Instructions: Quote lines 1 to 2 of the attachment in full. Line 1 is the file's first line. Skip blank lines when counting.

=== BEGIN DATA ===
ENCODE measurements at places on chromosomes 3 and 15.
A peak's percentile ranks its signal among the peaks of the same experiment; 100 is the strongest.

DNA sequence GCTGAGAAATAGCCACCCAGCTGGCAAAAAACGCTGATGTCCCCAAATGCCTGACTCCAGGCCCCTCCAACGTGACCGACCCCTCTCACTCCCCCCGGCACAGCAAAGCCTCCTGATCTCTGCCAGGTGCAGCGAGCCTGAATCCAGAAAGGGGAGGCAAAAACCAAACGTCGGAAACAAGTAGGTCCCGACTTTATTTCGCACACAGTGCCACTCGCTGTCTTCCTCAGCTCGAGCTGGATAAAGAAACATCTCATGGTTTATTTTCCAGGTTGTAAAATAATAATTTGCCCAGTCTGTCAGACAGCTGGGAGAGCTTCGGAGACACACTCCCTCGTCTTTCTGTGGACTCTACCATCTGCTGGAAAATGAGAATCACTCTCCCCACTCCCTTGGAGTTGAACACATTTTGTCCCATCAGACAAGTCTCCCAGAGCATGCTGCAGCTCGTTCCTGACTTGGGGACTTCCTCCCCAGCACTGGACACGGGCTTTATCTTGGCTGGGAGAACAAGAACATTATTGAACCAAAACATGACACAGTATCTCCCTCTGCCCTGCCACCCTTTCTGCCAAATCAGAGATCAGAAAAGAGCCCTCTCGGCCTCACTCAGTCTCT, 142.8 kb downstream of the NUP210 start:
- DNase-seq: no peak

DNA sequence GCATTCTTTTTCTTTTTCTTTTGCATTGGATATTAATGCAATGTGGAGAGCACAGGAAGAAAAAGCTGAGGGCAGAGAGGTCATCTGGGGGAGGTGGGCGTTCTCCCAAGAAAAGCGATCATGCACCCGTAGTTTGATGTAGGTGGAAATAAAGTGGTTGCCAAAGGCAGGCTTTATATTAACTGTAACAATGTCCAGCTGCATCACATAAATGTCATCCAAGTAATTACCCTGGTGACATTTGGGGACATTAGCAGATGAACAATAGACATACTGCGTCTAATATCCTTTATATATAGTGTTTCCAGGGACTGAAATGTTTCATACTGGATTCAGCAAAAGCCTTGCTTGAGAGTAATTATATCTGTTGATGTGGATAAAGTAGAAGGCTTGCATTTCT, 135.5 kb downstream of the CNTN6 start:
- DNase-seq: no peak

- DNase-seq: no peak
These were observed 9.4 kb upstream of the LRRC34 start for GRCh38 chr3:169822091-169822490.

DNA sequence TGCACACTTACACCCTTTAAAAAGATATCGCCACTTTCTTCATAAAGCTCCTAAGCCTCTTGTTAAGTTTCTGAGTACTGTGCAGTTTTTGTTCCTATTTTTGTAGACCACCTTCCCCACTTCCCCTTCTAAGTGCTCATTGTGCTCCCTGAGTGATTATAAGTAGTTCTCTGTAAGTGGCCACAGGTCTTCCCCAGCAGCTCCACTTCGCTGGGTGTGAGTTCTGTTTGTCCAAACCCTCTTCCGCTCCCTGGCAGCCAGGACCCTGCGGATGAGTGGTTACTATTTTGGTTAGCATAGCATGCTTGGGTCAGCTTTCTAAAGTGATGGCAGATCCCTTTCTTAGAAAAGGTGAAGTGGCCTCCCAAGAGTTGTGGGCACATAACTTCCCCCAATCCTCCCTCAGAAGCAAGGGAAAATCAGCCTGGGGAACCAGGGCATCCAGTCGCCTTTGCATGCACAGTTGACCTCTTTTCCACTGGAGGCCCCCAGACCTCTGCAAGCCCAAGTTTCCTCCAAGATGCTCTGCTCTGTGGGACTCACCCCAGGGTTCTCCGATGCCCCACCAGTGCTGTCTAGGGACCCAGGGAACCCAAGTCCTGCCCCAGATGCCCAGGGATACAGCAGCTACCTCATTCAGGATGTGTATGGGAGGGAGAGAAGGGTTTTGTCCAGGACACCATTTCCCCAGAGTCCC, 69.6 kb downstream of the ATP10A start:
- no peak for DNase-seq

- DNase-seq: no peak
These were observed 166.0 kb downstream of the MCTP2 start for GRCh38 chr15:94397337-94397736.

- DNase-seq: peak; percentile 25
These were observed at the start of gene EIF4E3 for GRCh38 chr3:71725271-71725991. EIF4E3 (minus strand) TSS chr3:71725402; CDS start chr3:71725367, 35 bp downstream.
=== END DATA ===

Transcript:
ENCODE measurements at places on chromosomes 3 and 15.
A peak's percentile ranks its signal among the peaks of the same experiment; 100 is the strongest.